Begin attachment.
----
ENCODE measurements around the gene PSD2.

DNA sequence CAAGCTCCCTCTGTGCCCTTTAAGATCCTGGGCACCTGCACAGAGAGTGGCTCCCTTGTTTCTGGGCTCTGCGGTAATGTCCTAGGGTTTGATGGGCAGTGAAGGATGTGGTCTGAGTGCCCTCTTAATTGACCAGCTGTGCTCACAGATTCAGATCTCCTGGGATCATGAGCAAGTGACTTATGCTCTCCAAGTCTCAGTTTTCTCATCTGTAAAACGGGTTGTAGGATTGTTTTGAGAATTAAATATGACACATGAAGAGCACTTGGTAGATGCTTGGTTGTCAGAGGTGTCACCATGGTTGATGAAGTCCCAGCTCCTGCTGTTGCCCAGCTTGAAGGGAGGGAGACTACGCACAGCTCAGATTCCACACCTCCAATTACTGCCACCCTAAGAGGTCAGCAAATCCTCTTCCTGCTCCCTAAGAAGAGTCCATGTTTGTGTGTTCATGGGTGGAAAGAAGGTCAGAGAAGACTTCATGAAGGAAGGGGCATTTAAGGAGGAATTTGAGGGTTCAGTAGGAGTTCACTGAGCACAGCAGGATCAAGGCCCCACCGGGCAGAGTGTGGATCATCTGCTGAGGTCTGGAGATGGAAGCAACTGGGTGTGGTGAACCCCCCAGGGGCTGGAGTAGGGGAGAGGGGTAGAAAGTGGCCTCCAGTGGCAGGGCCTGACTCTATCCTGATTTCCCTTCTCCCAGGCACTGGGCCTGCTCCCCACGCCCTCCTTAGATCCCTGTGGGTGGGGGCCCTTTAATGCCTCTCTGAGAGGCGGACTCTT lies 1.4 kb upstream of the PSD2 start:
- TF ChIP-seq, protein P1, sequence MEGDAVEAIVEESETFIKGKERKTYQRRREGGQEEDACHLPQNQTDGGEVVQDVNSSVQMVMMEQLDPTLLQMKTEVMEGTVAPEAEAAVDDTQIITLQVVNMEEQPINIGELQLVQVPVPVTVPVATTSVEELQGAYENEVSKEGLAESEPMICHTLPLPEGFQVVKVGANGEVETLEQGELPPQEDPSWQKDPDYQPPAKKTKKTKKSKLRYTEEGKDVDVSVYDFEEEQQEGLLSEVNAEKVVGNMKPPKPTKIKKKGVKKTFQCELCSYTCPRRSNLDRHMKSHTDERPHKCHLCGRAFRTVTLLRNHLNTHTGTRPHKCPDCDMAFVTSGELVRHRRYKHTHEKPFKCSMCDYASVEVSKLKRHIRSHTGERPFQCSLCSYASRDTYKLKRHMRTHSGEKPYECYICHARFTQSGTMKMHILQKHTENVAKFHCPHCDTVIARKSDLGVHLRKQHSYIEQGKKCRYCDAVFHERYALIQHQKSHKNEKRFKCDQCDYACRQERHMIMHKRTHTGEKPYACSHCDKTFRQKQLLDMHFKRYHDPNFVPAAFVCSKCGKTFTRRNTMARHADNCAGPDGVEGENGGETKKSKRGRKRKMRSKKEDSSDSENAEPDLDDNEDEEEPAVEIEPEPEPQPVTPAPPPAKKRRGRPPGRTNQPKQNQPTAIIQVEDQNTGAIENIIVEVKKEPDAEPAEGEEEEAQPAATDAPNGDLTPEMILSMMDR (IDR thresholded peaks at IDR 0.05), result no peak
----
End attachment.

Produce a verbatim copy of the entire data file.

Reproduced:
ENCODE measurements around the gene PSD2.

DNA sequence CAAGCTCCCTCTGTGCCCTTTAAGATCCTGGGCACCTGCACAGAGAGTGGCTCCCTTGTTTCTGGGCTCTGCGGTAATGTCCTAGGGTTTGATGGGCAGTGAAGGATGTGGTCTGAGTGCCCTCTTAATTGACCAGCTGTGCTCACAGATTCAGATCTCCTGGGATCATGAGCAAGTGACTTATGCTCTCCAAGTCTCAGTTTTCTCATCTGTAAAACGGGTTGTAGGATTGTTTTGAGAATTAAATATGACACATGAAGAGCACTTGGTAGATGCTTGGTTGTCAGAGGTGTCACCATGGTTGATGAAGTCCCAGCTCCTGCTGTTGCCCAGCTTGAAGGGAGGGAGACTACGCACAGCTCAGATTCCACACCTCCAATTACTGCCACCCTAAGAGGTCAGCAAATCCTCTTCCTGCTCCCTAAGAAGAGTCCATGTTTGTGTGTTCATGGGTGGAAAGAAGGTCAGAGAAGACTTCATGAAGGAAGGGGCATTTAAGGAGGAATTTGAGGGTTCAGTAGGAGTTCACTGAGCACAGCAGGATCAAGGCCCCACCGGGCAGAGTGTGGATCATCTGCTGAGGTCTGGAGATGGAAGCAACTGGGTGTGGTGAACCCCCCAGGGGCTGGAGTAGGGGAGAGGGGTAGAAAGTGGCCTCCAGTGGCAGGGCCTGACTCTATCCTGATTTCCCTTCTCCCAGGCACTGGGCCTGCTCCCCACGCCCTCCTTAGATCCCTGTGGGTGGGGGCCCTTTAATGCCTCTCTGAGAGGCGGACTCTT lies 1.4 kb upstream of the PSD2 start:
- TF ChIP-seq, protein P1, sequence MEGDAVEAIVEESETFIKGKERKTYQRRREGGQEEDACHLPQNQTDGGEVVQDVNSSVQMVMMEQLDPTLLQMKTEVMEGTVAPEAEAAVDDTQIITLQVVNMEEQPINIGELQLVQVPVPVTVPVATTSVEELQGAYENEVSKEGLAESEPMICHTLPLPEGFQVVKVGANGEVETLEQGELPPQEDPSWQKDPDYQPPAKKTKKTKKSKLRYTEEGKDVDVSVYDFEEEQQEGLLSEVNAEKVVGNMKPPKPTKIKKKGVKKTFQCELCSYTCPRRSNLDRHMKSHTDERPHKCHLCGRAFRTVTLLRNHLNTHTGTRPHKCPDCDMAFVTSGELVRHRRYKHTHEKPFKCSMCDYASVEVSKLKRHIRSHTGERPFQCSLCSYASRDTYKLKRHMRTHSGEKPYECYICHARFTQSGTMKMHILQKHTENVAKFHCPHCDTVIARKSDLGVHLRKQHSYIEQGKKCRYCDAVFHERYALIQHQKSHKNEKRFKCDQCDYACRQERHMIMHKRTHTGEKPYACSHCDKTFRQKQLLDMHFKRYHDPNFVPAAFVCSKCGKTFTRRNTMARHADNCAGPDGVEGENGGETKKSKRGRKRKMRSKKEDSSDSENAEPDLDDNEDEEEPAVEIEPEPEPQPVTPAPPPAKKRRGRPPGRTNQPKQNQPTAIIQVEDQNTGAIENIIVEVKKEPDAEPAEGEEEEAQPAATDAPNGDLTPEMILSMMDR (IDR thresholded peaks at IDR 0.05), result no peak